Trouble is, I'd only want to do it on a slippie, and I don't think I'd be able to disassemble and then reassemble it neatly.
Maybe I could carefully mask the areas I don't want the etchant to touch with a small artist brush and some nail polish?
During etching of the avtual PCB (electronics), if it's manual, we use permanent marker to line the part of copper to keep them intact. However, the longer it's in the ferri chloride, the solution might 'eat' metal from side & underneath marker (from the non marked areas).
I've lost some finer lines on the circuit this way, & had to connect them with thin wire + soldering
Just to share some old experience ...
Last edited by Chris "Anagarika"; 05-21-2011 at 09:58 PM. Reason: clarification
Okay, I get the patina on a carbon steel blade as it does actually serve a useful purpose. BUT, why do that to a perfectly good SS blade? Other than looks which is subjective, what does it doM
nothing, it's just for look.
There's been a time or two, when I could've seen a practical use for darkening a stainless blade. In particular, when a buddy and I used to go fishing years ago, more than once I wished for a less shiny blade in the Texas summertime sunlight. The glare from a shiny blade, under that circumstance, feels like a laser beam in the eyes.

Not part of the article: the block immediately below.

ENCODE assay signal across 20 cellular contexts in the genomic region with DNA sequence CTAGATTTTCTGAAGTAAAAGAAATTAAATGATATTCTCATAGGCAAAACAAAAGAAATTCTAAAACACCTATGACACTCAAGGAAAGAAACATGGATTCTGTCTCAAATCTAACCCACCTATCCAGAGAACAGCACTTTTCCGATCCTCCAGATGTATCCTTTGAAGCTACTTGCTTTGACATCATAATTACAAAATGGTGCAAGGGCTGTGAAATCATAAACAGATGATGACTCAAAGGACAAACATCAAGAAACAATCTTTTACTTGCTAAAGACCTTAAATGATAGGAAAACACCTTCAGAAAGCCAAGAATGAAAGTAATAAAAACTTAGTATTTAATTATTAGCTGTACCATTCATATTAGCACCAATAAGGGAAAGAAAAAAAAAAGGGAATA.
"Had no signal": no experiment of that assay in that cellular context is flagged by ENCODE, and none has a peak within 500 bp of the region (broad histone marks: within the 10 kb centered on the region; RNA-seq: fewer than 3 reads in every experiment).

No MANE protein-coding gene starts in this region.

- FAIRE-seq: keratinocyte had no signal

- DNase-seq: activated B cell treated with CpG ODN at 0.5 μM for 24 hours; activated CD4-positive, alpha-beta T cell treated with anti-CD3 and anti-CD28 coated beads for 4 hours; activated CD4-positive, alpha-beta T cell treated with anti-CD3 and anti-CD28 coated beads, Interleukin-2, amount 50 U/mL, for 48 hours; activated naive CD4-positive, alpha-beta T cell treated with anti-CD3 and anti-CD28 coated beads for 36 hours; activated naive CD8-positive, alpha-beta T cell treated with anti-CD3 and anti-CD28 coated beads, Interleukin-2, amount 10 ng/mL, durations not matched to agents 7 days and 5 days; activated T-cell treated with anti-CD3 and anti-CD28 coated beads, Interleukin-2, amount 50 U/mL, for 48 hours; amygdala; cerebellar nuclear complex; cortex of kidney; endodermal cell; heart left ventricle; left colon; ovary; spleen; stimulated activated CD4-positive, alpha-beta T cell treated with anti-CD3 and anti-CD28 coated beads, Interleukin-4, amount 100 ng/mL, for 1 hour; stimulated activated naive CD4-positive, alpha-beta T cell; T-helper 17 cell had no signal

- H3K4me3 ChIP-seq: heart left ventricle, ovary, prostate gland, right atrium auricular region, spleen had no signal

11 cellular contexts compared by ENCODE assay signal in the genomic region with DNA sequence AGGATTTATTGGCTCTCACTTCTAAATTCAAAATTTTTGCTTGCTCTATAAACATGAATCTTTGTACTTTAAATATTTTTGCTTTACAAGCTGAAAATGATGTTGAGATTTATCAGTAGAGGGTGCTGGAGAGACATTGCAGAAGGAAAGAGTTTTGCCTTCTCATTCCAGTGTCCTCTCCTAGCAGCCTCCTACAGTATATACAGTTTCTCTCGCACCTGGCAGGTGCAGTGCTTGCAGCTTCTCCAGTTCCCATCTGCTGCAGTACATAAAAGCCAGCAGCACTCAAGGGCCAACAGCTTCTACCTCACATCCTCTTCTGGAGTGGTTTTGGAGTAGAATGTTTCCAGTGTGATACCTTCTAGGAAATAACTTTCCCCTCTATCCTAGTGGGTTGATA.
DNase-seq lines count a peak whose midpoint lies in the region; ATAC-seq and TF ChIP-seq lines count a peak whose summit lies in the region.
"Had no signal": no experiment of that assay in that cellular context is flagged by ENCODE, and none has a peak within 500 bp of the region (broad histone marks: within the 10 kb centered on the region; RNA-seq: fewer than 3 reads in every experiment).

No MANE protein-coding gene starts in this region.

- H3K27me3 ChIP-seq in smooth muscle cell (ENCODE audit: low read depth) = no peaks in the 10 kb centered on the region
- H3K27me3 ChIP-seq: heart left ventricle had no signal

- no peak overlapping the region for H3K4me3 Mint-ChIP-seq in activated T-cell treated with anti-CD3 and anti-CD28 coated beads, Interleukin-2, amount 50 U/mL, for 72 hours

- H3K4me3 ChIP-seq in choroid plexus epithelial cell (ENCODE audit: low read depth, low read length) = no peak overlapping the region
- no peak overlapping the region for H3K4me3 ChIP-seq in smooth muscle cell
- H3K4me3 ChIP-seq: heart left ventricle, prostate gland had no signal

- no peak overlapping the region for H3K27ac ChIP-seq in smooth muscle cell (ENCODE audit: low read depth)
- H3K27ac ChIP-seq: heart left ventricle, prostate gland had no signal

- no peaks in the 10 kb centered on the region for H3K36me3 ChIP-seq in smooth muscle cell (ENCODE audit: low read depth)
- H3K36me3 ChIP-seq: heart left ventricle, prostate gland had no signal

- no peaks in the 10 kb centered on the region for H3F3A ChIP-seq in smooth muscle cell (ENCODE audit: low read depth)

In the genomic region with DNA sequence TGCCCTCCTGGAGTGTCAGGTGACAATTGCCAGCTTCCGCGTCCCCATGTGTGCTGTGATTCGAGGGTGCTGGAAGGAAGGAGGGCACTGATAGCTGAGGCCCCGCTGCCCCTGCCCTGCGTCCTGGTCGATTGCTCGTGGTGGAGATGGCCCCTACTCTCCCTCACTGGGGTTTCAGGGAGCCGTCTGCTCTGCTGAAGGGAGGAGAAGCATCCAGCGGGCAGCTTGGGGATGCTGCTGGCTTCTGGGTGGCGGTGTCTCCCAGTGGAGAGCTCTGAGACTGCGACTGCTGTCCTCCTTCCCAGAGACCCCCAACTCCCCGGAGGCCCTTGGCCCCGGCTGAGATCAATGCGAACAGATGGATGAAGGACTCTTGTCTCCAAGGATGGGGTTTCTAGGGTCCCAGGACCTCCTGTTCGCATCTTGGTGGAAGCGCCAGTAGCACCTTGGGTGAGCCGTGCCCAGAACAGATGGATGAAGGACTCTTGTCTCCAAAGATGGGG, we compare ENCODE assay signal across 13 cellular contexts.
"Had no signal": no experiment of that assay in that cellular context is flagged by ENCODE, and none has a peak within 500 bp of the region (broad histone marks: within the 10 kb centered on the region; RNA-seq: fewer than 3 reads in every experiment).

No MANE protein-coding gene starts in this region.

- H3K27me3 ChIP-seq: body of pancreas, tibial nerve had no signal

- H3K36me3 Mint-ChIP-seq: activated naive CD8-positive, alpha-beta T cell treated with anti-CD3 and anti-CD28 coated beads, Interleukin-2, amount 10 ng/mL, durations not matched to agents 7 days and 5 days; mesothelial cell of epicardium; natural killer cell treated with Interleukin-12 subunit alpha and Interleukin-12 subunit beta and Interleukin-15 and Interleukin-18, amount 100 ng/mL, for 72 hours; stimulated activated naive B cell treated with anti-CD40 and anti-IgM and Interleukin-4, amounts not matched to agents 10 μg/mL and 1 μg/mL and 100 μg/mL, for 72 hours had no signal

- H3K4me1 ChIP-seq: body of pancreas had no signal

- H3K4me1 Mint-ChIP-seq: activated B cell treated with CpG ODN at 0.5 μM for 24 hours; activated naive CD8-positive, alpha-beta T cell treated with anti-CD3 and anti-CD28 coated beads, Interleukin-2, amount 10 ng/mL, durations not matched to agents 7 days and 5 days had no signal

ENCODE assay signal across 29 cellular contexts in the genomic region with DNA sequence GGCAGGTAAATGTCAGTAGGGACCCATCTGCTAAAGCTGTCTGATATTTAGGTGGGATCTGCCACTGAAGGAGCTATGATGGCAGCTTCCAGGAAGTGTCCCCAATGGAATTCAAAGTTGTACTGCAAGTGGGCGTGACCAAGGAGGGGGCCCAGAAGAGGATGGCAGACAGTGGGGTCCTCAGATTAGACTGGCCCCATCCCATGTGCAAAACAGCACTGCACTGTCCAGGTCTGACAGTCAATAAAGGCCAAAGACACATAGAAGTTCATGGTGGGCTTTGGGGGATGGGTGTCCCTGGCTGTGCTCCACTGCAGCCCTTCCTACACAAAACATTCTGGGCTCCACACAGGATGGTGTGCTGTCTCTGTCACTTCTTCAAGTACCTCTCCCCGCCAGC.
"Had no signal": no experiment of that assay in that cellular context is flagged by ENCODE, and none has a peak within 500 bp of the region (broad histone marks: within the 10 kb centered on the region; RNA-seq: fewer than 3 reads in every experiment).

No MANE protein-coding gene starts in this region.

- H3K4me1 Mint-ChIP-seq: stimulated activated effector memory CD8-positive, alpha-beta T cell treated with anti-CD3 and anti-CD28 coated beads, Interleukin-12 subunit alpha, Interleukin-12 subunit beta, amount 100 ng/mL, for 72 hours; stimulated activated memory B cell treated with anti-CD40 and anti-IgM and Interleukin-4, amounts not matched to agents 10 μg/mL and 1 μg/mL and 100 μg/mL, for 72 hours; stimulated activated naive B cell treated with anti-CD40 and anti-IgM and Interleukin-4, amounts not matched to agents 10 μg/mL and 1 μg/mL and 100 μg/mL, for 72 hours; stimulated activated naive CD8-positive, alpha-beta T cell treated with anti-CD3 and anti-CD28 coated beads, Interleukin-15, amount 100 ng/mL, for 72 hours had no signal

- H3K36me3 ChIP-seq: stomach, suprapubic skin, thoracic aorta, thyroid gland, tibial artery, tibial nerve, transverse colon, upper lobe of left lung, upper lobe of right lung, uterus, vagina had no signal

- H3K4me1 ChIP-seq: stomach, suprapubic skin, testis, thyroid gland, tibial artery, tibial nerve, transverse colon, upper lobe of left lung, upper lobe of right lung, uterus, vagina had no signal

And there's nothing wrong with just doing it for the look, too. To each his own.
Just an update on this, I got the same results as ferric chloride by trying electrolysis.
I used a benchtop power supply and a mug of salt water.
The knife was the anode (in this case -ve) and a spoon for the cathode, although pretty much anything metal will do, preferably something with more surface area than the blade. I used a scotchbrite pad to clean the sludge iff the surface periodically.
It took longer than ferric chloride, and the results were slightly less even, but it's pretty much the same, and no need for nasty chemicals.
The blade went very dark, and I sanded it lightly to lighten it up a bit.
I tried to upload a photo, but I am on my phone and can't ger it to work.
My ethernet port on my lapto is broken, so you'll just have to use your imagination until I fix it